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Visiting Canada - A Visitor's Guide

Currency
The current value of the Canadian dollar in relation to other international currencies makes the Canadian Rockies one of the most value packed destinations in the world. Major credit cards including Visa, MasterCard, and American Express are accepted by most establishments.

Visitors can exchange their currency at Canadian banks, trust companies, credit unions or foreign exchange brokers. Some hotels, merchants and restaurants accept US currency - but the exchange rate may be lower than that posted by financial institutions.

Map of Canada
Goods and Services Tax (5%)
GST is a value-added tax similar to that used in many other countries. Foreign visitors can claim GST rebates on paid goods which they take out of Canada within 60 days of purchase and on accommodation (less than a 30-day stay per location). Claims can be made by submitting receipts (each receipt must total at least $50 before taxes). Non-eligible items include meals, entertainment, alcohol, vehicle rentals, gas and any good consumed or left in Canada. Forms are available at most hotels, stores, restaurants and attractions.

For more information contact:
Canadian Tax Refund
P. O. Box 42090, Vancouver, BC V6P 6S6, Canada
Fax: 604-261-7009
www.canadiantaxrefund.com

Customs and Duty-Free Allowance
In Alberta visitors to Canada may bring in free of duties a maximum of 1.5 litres of wines, 1.14 litres of liquor (40 oz.), or 24x355 ml cans or bottles (8.5 litres) of beer or ale, as long as you meet the minimum age of 18 years. Your personal baggage can also include up to 200 cigarettes, 50 cigars, 200 grams of manufactured tobacco, and 200 tobacco sticks. Visitors importing such items must be over 18 years of age. Visitors may bring sporting equipment and personal goods for their own use by declaring them at entry.

Entry Regulations for Visitors
U.S. citizens and permanent residents require a passport to fly in or out of Canada. If crossing by land, no passport is required, but two pieces of identification to prove citizenship are, including:

  • Driver's license
  • Birth certificate
  • Certificate of citizenship
  • Certificate of naturalization

Children may travel with only birth certificates. Residents of countries other than the U.S. must carry a valid passport. Visitors from some countries may also require a visa or other documentation. Please check with the nearest Canadian consulate well in advance of your departure. All visitors should carry proof of citizenship.

For more information, visit the Canadian Border Services Website: www.cbsa.gc.ca

Parks Canada logoNational Park Regulations
Please help protect the natural beauty of Canada's parks by
respecting the following regulations.

It is against the law to collect natural objects including flowers, plants, rocks, antlers and artifacts. It is illegal to entice or feed wildlife (it can also be very dangerous!). Fisherman must have a national parks fishing license and hunting is prohibited. THE USE OF FIREARMS WITHIN NATIONAL PARKS IS PROHIBITED.

Park Entry Fees
A Family Day Pass for up to seven people in a vehicle is $19.60 a day. Annual National Parks of Canada passes for a Family/Group (up to 7) are $136.40; these are multi-park passes that allow entry to all national parks in Canada. Single adult day passes are $9.80.  Single adult annual passes are $67.70.  Large group commercial rates can be arranged in advance through Parks Canada. Details can be obtained by writing:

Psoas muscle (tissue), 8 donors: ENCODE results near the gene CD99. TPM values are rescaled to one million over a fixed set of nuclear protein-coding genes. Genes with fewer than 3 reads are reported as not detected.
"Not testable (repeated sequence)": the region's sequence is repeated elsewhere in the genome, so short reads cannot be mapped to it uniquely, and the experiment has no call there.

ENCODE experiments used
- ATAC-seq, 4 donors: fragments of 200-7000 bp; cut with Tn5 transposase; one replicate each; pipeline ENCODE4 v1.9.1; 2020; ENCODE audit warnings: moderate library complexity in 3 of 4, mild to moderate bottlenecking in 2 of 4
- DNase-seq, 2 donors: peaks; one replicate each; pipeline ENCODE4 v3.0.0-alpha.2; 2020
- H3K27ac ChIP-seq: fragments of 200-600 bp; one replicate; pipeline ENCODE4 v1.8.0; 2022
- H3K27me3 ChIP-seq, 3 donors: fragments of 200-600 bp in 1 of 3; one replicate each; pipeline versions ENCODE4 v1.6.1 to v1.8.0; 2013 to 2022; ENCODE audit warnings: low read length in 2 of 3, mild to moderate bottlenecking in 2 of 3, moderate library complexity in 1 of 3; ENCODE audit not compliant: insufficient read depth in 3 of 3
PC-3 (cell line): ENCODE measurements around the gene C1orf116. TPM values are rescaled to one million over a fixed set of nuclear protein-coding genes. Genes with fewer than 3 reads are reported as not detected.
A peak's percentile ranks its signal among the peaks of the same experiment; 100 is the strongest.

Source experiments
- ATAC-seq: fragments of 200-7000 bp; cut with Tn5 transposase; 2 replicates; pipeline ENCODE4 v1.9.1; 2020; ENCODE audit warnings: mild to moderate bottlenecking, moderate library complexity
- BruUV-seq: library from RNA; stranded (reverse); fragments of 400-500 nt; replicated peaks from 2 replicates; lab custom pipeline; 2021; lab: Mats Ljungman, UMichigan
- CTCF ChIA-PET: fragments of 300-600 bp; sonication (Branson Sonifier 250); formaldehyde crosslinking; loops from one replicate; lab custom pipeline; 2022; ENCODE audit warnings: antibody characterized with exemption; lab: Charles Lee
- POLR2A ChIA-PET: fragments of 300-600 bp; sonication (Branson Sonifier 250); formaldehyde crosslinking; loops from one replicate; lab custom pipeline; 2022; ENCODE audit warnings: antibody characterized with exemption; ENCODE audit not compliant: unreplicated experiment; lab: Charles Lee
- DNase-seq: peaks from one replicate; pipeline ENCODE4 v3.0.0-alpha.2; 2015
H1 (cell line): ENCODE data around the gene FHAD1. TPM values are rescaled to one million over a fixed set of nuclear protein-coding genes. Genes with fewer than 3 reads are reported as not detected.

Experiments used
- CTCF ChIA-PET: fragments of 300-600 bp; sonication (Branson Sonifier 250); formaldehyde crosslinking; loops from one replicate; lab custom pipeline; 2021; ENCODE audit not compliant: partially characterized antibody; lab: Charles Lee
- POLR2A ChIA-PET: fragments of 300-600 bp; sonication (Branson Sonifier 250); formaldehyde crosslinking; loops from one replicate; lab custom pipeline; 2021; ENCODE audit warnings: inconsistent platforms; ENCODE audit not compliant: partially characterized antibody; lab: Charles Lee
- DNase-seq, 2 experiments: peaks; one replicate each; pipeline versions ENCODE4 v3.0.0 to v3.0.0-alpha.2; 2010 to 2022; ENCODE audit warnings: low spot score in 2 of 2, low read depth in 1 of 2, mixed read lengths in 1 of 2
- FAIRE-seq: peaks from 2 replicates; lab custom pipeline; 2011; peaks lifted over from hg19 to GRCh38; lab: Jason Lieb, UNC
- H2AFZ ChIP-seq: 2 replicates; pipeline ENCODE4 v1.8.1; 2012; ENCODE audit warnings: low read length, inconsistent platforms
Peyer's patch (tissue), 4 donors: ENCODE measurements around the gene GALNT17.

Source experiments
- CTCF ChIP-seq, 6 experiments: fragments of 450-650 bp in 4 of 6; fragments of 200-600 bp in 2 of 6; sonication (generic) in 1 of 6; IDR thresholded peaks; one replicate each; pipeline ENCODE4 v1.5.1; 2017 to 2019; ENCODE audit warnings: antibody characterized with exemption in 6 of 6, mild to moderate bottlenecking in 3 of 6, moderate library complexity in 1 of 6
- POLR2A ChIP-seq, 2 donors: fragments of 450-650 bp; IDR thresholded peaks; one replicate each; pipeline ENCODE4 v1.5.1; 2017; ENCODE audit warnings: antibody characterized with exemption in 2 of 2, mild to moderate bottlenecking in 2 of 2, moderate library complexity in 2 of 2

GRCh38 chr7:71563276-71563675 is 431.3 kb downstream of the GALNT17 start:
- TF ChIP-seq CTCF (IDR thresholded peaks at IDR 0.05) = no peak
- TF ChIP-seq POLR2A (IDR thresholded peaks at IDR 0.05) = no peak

Banff National Park
PO Box 900, Banff, Alberta, Canada T0L 0C0
Phone: (403) 762-1550
www.pc.gc.ca/banff
www.pc.gc.ca/jasper

Metric
Everything in Canada is measured in metric units, though many stores use both metric and Imperial systems. Speed limits and distances are in kilometres. For example, within the Park the highway speed limit is 90 kilometres per hour (km/hr), equivalent to 55 miles per hour (mph). With regard to temperatures, 20 degrees Celsius is about 68 degrees Fahrenheit; 30°C is 80°F; 10°C is 50°F; and 0°C is 32°F. Gas is sold by the litre and there are 3.8 litres in a U.S. gallon.

Luggage

What to Pack
Please keep in mind that you are visiting the Rocky Mountains where the weather can change quite frequently therefore, we suggest that you dress in layers.

Be prepared by packing sweaters or sweatshirts and at least a light jacket for evening outings.


The winter months are cold and dry however we do receive numerous Chinooks, which are warm winds that bring mild temperatures.

While packing take into consideration the different activities that you are interested in and pack accordingly. A very warm winter jacket is a definite must and don't forget your hat, mitts or gloves, scarf and boots. There is usually a cold snap that occurs during the end of December and early January so be prepared if you are travelling during this time.

Weather
The weather in the Canadian Rockies changes frequently due to the high elevation and rugged topography. The summer months are generally warm with low humidity and daylight hours stretching to 11:00 p.m. in June. Warm Chinook winds bring spring-like conditions during the winter and the spring is fabulous for skiing and also taking part in activities like golfing, biking and hiking.

Month
High
Low
January
-5.3C
23F
-14.9C
5F
February
0.1C
30F
-11.3C
12F
March
3.8C
38F
-7.9C
16F
April
9.0C
48F
-2.8C
27F
May
14.2C
55F
1.5C
34F
June
18.7C
66F
5.4C
41F
July
22.1C
71F
7.4C
45F
August
21.6C
70F
6.8C
44F
September
16.1C
60F
2.7C
38F
October
10.1C
50F
-1.1C
31F
November
0.5C
30F
-8.2C
16F
December
-5.3C
23F
-13.8C
5F




 
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